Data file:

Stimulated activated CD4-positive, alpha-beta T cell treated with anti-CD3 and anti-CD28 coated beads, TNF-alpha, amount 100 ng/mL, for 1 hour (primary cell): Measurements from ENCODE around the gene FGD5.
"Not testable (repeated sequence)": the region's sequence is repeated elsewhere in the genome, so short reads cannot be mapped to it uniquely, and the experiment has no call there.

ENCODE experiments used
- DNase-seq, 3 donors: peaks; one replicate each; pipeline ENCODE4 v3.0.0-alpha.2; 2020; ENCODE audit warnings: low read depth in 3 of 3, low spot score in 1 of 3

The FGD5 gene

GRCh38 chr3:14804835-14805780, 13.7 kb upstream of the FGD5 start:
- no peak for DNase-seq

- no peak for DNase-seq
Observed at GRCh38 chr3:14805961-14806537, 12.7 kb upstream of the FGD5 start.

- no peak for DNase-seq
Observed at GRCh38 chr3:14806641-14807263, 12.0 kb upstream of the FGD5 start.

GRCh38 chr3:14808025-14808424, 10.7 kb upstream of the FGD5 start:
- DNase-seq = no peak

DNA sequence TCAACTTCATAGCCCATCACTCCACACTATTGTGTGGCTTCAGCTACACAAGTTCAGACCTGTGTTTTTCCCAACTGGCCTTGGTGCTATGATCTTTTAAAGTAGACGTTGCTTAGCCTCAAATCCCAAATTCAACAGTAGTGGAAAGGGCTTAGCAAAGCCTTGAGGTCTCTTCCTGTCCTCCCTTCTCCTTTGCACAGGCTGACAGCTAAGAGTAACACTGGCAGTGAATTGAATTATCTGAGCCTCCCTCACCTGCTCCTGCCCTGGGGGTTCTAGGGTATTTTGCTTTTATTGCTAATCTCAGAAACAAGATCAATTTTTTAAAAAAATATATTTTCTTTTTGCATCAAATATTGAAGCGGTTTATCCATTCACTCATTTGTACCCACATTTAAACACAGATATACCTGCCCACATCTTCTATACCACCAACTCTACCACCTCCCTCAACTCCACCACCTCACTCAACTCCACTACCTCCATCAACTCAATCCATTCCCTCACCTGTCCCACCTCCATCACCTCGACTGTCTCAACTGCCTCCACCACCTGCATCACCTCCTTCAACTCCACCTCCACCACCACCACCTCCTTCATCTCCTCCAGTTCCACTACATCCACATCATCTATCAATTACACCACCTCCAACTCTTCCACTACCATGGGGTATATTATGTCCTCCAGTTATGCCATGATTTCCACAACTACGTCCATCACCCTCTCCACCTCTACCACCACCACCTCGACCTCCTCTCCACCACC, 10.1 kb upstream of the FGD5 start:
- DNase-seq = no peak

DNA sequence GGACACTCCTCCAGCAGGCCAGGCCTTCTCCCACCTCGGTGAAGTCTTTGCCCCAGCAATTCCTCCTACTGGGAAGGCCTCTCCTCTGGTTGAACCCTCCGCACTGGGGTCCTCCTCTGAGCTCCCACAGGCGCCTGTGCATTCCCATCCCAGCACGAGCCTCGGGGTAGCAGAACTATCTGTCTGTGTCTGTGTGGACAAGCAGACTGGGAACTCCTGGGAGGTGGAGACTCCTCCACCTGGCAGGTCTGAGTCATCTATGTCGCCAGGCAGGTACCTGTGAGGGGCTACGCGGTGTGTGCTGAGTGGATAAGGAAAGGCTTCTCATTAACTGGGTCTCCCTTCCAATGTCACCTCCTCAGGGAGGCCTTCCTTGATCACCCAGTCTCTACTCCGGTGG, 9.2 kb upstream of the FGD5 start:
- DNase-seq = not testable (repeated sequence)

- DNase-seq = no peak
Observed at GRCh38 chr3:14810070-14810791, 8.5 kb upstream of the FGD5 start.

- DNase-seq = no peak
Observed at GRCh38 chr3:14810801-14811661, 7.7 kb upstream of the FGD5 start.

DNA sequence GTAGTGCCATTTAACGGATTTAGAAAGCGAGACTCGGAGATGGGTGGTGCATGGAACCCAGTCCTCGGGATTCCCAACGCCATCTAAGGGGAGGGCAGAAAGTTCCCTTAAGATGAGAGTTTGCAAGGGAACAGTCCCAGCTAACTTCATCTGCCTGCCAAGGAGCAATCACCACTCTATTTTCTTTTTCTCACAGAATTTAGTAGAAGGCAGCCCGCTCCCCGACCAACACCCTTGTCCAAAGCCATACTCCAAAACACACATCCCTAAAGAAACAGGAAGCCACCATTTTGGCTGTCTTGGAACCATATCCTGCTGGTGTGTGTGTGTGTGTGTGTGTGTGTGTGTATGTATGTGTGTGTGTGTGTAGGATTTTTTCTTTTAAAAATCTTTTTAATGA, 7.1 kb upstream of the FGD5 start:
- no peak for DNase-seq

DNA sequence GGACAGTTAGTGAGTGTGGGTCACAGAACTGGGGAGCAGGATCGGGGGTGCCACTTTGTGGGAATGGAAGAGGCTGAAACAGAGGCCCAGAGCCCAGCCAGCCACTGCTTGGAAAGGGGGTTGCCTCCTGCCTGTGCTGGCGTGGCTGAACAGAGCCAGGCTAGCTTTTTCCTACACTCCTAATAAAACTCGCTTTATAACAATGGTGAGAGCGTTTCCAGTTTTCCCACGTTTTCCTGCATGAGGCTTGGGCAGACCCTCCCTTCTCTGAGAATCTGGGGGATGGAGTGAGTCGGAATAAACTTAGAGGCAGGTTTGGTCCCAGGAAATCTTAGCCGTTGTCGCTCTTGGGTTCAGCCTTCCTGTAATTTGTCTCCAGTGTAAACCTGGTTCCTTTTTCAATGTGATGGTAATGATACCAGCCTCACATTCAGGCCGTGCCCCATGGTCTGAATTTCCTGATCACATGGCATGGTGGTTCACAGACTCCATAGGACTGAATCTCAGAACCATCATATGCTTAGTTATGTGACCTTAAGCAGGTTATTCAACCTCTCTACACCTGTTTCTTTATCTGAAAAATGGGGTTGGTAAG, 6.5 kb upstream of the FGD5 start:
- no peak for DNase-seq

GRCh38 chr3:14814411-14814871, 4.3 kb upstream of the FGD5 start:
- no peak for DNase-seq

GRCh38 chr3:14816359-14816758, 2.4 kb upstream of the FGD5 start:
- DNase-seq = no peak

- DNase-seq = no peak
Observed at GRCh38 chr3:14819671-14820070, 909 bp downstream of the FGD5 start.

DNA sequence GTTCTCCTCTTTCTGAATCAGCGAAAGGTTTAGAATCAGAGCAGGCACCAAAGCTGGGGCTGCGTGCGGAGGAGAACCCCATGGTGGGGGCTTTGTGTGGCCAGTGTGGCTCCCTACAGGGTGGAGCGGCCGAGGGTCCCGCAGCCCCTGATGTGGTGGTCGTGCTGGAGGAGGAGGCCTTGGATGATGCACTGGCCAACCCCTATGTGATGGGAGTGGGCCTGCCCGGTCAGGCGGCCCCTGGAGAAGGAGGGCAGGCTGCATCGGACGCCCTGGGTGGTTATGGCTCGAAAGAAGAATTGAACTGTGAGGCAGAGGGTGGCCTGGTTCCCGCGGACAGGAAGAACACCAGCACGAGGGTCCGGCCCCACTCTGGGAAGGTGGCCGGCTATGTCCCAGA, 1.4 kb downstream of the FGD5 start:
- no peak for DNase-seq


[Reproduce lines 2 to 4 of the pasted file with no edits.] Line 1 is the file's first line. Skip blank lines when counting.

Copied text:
"Not testable (repeated sequence)": the region's sequence is repeated elsewhere in the genome, so short reads cannot be mapped to it uniquely, and the experiment has no call there.

ENCODE experiments used
- DNase-seq, 3 donors: peaks; one replicate each; pipeline ENCODE4 v3.0.0-alpha.2; 2020; ENCODE audit warnings: low read depth in 3 of 3, low spot score in 1 of 3